Your Ideal Customer

Finding Your Ideal Customer.

Want to know the answer to any of the following questions?

  1. What is an ideal customer?
  2. What is an Avatar?
  3. Why you need to know who they are
  4. How are you going to identify them?

What is an ideal customer?

Your ideal customer is the sort of customer that you want in your business. It sounds obvious doesn’t it, but most garages, in fact, most small businesses don’t identify their ideal customers. The problem with not identifying your ideal customers is that you end up with any type of customer and not the customers you prefer to deal with.

When you’re starting up, you probably think, hang on. I can’t be too fussy. Any customers will do. And that’s probably true. But once you start to get a little bit more established and have only been trading for a couple of weeks or months, and customers are coming through the door, you’ll start to notice that some of your customers are different to the rest.

You want to attract better customers.

What is an Avatar?

If you do any research about finding your ideal customers you will find people talking about something called an avatar. An avatar is the description of your ideal customer. They look at things like age, gender, income level, social demographics, education, where they live, where they hang out, what they like, and what they don’t like.
Garages would like to add the number of cars they have in the household, maybe the type of cars. So that would build a picture of your ideal customer. And that is called an avatar.

In an ideal world, we could go to a website, and ask what my ideal customer is. Unfortunately, it doesn’t work like that.

You have to do a lot of research to create an avatar.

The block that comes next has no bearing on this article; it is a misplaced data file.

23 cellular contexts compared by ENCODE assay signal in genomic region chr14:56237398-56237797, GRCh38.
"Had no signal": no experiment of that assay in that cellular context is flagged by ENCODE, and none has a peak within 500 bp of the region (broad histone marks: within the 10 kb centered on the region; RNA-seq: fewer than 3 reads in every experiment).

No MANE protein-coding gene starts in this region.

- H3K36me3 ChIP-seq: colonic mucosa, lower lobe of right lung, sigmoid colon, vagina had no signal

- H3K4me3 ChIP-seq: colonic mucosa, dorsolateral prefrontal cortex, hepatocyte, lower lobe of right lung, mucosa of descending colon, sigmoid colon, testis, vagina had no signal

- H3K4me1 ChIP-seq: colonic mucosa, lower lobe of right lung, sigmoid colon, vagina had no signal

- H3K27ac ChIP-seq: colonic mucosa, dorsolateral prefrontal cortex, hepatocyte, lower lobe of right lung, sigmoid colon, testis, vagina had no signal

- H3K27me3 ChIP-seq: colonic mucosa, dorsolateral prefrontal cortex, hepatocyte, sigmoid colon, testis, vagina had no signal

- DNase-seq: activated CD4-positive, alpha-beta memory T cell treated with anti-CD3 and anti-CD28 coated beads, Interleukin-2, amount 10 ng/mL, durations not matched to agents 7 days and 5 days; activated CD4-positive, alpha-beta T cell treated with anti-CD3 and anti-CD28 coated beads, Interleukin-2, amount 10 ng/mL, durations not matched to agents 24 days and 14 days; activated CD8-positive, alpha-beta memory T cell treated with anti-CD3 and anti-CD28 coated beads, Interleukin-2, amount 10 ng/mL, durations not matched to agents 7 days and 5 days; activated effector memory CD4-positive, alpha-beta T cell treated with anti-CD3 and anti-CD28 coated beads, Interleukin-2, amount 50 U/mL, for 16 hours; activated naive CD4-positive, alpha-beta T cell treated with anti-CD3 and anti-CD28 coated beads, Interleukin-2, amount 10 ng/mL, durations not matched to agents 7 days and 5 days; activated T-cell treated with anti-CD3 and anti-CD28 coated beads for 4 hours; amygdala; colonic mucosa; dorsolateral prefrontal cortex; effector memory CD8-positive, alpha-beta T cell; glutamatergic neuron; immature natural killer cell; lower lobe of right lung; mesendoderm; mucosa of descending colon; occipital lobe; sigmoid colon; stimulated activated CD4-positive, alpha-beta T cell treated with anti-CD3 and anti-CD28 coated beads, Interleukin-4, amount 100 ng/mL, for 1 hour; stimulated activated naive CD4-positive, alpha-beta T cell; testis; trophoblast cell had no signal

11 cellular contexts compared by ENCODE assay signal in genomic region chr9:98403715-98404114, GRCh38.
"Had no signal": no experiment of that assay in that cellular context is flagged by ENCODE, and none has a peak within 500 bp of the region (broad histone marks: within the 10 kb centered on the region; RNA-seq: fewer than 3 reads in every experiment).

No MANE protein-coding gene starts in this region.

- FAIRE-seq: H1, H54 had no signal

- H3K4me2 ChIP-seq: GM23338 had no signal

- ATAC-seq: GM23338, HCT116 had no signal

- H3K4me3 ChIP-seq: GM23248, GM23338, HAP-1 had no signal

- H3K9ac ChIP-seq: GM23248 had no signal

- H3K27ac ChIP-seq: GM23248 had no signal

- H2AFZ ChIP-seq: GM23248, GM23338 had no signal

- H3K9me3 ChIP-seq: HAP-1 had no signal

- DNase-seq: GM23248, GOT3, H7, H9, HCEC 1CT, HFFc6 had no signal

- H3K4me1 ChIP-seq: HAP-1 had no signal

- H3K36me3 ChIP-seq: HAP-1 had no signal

The Hack (Taking Atomic Action)

But I’ve got a little shortcut for you, a hack that will help you identify your ideal customers.
Using something called the 80/20 rule.

The 80/20 rule came about when a fellow called Pareto discovered that 80% of the land in Italy was owned by 20% of the population.

The 80/20 rule applies to just about everything.

For example, 80% of your income comes from 20% of your customers. 
Or 80% of your problems come from 20% of your customers.
The exact numbers won’t be exactly 80 and 20%, but it will be approximately that ratio.

According to those two examples, is it possible that the top 20% of your customers are probably going to be your ideal customers.

The other 20% are the ones that give you most of the problems, are probably the customers you don’t want.

This simple hack makes it easy to identify your ideal customers using the 80/20 rule.

This is how you could put this into practice tomorrow and start by making a few notes on your ideal customer,  start building your avatar without too much effort, which is the whole ethos of the Atomic Success program. (small changes -big results)